The impact of climate change on aquatic risk from agricultural pesticides in the US

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We investigate how climate change may affect the acute and chronic toxicity risk to aquatic species from agricultural pesticides in 32 States of the US. We combine climate change projections from the Canadian and Hadley climate model, statistically estimated relationships between pesticide applications and climate and weather variables, and the environmental risk indicator REXTOX developed by the OECD. On average, we find that climate change is likely to increase the toxicity risk to aquatic species by 47% because of increased applications of agricultural pesticides. Daphnia and fish are more affected than algae. Across eight broad crop groups, pesticides used on pome and stone fruits and on fruiting vegetables contribute the most to aquatic risk. Within the 32 US States examined, more than 90% of the pesticide pollution impacts induced by climate change on the aquatic environment are caused by only 13 States near to the coast.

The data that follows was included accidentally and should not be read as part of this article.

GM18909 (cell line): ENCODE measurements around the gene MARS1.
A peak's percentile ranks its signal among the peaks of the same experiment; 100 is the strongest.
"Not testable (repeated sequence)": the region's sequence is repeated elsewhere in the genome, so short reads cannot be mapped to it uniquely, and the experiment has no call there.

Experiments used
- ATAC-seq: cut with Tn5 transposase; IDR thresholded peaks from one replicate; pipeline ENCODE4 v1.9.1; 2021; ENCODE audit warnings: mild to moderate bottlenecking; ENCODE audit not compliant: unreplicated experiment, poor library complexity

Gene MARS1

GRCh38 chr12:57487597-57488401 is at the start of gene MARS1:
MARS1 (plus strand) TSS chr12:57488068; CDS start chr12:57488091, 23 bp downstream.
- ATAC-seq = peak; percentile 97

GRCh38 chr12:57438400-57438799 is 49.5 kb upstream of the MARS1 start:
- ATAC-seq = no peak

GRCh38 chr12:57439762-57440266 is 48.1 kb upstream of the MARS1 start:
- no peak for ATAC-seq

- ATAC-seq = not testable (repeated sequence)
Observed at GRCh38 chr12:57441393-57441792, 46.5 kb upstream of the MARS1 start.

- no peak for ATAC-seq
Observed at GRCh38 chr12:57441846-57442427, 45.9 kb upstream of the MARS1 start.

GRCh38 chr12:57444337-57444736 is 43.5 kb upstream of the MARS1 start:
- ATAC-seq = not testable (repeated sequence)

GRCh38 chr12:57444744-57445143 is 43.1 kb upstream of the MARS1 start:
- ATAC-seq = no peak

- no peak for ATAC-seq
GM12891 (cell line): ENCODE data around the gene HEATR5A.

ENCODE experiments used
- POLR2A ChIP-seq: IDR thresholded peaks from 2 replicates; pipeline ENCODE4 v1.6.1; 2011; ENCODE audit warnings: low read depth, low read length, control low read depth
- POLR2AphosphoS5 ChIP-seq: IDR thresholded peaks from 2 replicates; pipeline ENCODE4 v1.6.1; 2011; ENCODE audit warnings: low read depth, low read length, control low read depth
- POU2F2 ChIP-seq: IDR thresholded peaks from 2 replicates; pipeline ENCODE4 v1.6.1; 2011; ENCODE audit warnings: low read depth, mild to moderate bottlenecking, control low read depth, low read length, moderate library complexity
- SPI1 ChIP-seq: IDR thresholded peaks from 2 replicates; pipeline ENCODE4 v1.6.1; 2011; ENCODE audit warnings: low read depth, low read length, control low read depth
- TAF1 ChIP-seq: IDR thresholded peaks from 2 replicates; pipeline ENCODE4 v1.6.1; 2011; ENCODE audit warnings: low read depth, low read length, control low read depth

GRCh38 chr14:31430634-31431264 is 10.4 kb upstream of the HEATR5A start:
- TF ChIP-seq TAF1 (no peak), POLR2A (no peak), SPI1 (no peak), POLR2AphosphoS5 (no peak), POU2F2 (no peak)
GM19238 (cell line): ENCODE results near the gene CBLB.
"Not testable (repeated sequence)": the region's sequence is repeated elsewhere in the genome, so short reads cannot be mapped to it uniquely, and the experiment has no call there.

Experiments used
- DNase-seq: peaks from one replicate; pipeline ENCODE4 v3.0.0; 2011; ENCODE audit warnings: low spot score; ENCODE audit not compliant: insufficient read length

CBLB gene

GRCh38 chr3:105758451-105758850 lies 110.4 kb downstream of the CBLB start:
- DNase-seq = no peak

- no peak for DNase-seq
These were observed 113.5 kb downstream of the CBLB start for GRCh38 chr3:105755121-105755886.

Original languageEnglish
JournalInternational Journal of Environmental Studies
Issue number5
Pages (from-to)677-704
Number of pages28
Publication statusPublished - 2010